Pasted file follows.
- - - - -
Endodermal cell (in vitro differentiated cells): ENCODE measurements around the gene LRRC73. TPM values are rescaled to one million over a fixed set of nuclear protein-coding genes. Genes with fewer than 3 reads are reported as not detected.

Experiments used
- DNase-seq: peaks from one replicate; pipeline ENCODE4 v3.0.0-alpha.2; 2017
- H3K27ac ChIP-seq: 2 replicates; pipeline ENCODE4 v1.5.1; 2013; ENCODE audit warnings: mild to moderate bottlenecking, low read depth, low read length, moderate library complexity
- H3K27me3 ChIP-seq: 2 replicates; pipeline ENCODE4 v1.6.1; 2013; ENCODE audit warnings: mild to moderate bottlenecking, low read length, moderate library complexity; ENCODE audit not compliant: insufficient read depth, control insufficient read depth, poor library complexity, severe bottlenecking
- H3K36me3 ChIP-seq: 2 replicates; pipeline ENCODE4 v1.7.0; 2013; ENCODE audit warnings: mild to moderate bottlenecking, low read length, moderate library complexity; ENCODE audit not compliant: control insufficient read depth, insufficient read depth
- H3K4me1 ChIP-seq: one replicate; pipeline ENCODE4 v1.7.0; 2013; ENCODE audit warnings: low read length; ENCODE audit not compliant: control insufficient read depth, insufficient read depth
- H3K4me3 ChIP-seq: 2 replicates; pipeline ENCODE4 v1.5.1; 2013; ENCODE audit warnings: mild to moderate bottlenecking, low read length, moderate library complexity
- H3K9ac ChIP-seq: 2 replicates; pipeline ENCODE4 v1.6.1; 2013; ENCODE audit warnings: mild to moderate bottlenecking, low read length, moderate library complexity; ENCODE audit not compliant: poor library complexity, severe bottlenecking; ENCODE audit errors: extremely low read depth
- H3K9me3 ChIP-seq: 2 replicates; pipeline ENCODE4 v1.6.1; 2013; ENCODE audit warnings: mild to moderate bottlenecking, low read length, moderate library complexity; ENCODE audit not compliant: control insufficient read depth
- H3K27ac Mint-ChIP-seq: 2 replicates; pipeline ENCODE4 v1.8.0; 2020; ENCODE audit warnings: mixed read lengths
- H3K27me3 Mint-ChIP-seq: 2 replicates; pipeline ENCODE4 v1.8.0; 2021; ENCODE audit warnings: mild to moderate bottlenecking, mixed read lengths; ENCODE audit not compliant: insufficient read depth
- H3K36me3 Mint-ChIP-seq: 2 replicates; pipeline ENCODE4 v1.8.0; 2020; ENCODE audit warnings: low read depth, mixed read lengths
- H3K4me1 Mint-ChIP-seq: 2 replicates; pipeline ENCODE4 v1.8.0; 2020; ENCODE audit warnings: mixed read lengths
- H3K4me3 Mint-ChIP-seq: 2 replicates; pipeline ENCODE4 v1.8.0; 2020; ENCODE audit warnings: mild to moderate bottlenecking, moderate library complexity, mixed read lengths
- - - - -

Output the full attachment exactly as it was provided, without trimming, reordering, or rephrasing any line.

Endodermal cell (in vitro differentiated cells): ENCODE measurements around the gene LRRC73. TPM values are rescaled to one million over a fixed set of nuclear protein-coding genes. Genes with fewer than 3 reads are reported as not detected.

Experiments used
- DNase-seq: peaks from one replicate; pipeline ENCODE4 v3.0.0-alpha.2; 2017
- H3K27ac ChIP-seq: 2 replicates; pipeline ENCODE4 v1.5.1; 2013; ENCODE audit warnings: mild to moderate bottlenecking, low read depth, low read length, moderate library complexity
- H3K27me3 ChIP-seq: 2 replicates; pipeline ENCODE4 v1.6.1; 2013; ENCODE audit warnings: mild to moderate bottlenecking, low read length, moderate library complexity; ENCODE audit not compliant: insufficient read depth, control insufficient read depth, poor library complexity, severe bottlenecking
- H3K36me3 ChIP-seq: 2 replicates; pipeline ENCODE4 v1.7.0; 2013; ENCODE audit warnings: mild to moderate bottlenecking, low read length, moderate library complexity; ENCODE audit not compliant: control insufficient read depth, insufficient read depth
- H3K4me1 ChIP-seq: one replicate; pipeline ENCODE4 v1.7.0; 2013; ENCODE audit warnings: low read length; ENCODE audit not compliant: control insufficient read depth, insufficient read depth
- H3K4me3 ChIP-seq: 2 replicates; pipeline ENCODE4 v1.5.1; 2013; ENCODE audit warnings: mild to moderate bottlenecking, low read length, moderate library complexity
- H3K9ac ChIP-seq: 2 replicates; pipeline ENCODE4 v1.6.1; 2013; ENCODE audit warnings: mild to moderate bottlenecking, low read length, moderate library complexity; ENCODE audit not compliant: poor library complexity, severe bottlenecking; ENCODE audit errors: extremely low read depth
- H3K9me3 ChIP-seq: 2 replicates; pipeline ENCODE4 v1.6.1; 2013; ENCODE audit warnings: mild to moderate bottlenecking, low read length, moderate library complexity; ENCODE audit not compliant: control insufficient read depth
- H3K27ac Mint-ChIP-seq: 2 replicates; pipeline ENCODE4 v1.8.0; 2020; ENCODE audit warnings: mixed read lengths
- H3K27me3 Mint-ChIP-seq: 2 replicates; pipeline ENCODE4 v1.8.0; 2021; ENCODE audit warnings: mild to moderate bottlenecking, mixed read lengths; ENCODE audit not compliant: insufficient read depth
- H3K36me3 Mint-ChIP-seq: 2 replicates; pipeline ENCODE4 v1.8.0; 2020; ENCODE audit warnings: low read depth, mixed read lengths
- H3K4me1 Mint-ChIP-seq: 2 replicates; pipeline ENCODE4 v1.8.0; 2020; ENCODE audit warnings: mixed read lengths
- H3K4me3 Mint-ChIP-seq: 2 replicates; pipeline ENCODE4 v1.8.0; 2020; ENCODE audit warnings: mild to moderate bottlenecking, moderate library complexity, mixed read lengths